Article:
TREND WATCH: Philadelphia Becomes the First City in America to Ban Inquiries into a Job Applicant’s Wage History

On Monday, with the signing of the Philadelphia Wage Equity Ordinance, the city's Fair Practices Ordinance was amended to prohibit employers from asking about an applicant's wage history at any point during the hiring process, making Philadelphia the first City to enact such a prohibition. 

The Philadelphia ordinance will take effect on May 23, 2017 and prohibits covered employers from: 

  1. inquiring about a prospective employee’s wage history;
  2. requiring disclosure of wage history; conditioning employment or consideration for an interview on disclosure of wage history; or
  3. retaliating against a prospective employee for failing to comply with any wage history inquiry. 

The Ordinance also makes it unlawful for an employer to rely on the wage history of a prospective employee from any current or former employer when determining the wages for such individual at any stage in the employment process, including in the negotiation or drafting of any employment contract.  An employer, however, is permitted to rely on any wage information that is "knowingly and willingly" disclosed by the applicant.

2016 proved to be an active year for this trend, with Massachusetts and California enacting state-wide laws prohibiting employers from inquiring about pay history.  The Massachusetts's law, passed in August of 2016, takes effect in 2018 and will prohibit managers from screening applicants based on pay history as well as inquiring into prospective employees' past or current compensation, except to confirm information that the applicant volunteered or where the employer has already made an offer of employment that includes compensation.  Detailed information about the Massachusetts law can be found here.

Effective January 1, 2017, California's statute bans employers from using an applicant's pay history information to justify wage disparities between men and women who do substantially similar work.  Though California's law does not ban inquiries into pay history, it does restrict how employers can use that information.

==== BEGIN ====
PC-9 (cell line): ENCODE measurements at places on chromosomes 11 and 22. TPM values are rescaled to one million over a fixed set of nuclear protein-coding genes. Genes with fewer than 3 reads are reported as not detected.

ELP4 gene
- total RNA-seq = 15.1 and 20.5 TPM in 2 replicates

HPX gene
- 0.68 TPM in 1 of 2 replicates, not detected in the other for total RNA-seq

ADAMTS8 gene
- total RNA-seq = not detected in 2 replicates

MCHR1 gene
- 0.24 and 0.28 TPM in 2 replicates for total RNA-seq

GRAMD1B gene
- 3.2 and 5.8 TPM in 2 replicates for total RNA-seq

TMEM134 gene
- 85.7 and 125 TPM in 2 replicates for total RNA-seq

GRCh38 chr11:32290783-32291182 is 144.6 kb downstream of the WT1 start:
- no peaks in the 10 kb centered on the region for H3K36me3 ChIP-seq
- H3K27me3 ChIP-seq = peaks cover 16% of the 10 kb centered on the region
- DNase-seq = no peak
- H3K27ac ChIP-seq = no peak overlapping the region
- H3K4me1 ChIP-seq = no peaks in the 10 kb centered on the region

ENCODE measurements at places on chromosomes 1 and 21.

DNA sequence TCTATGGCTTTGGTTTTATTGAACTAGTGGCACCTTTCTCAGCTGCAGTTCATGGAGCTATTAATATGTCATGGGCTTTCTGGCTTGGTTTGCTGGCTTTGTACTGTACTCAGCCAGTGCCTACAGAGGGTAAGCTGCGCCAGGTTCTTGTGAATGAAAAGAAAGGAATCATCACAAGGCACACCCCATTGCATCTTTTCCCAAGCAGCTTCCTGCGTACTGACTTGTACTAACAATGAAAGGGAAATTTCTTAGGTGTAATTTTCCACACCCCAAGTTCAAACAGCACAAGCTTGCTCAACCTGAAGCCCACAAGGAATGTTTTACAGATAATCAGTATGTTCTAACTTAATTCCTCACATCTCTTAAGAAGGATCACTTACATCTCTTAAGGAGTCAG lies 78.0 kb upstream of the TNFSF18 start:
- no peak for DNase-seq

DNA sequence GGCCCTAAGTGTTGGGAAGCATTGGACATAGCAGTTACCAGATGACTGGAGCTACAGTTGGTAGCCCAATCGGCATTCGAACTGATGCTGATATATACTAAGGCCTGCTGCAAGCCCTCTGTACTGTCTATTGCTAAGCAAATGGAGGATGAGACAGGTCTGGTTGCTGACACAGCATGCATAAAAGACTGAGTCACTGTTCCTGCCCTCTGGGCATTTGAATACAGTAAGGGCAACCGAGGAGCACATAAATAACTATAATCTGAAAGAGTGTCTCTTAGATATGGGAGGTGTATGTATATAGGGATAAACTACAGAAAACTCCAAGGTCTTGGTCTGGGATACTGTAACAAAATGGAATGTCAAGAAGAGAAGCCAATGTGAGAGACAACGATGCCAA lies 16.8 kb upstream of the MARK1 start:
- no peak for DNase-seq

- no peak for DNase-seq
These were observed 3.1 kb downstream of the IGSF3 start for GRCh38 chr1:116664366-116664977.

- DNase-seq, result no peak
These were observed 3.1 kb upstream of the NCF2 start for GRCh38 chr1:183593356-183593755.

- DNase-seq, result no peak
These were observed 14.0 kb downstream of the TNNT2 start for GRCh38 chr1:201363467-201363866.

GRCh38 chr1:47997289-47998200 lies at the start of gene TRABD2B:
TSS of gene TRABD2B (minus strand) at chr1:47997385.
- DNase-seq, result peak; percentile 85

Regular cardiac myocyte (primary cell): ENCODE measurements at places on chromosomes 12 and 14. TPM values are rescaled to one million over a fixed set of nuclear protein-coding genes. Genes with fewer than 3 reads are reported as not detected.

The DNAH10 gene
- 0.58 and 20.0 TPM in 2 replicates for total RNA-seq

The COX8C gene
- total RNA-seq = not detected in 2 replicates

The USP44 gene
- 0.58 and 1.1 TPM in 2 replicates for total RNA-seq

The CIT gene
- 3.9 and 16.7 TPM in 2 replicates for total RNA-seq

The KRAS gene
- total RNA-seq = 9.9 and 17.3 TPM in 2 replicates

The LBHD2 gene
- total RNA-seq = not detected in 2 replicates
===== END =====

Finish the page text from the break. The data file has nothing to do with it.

In addition to these state-wide bans, pursuant to an Executive Order that went into effect in December 2016, city agencies in New York City are prohibited from inquiring about salary history of job applicants prior to making a conditional offer of employment (an offer which must include the salary for the job).  Lawmakers in New Jersey, Pennsylvania, Washington DC and New York City have proposed similar bills to regulate how employers obtain and use pay history information.

These laws are part of a growing national trend intended to close the pay gap between men and women.  The rationale behind these legislative measures is that basing pay decisions on pay history will perpetuate past pay disparities, and banning inquiries into an applicant's pay will encourage employers to base salary on job requirements and market rates.  As with several recent trends in the employment arena, action is occurring at the state and local level.  As a patchwork of similar laws continue to emerge, it will be important for employers to pay close attention to developments in this regard in all jurisdictions in which operations are located to assess how these laws may impact hiring practices.

If you have any questions about this emerging trend, please contact Aimee Delaney in our Chicago office or your regular Hinshaw attorney.

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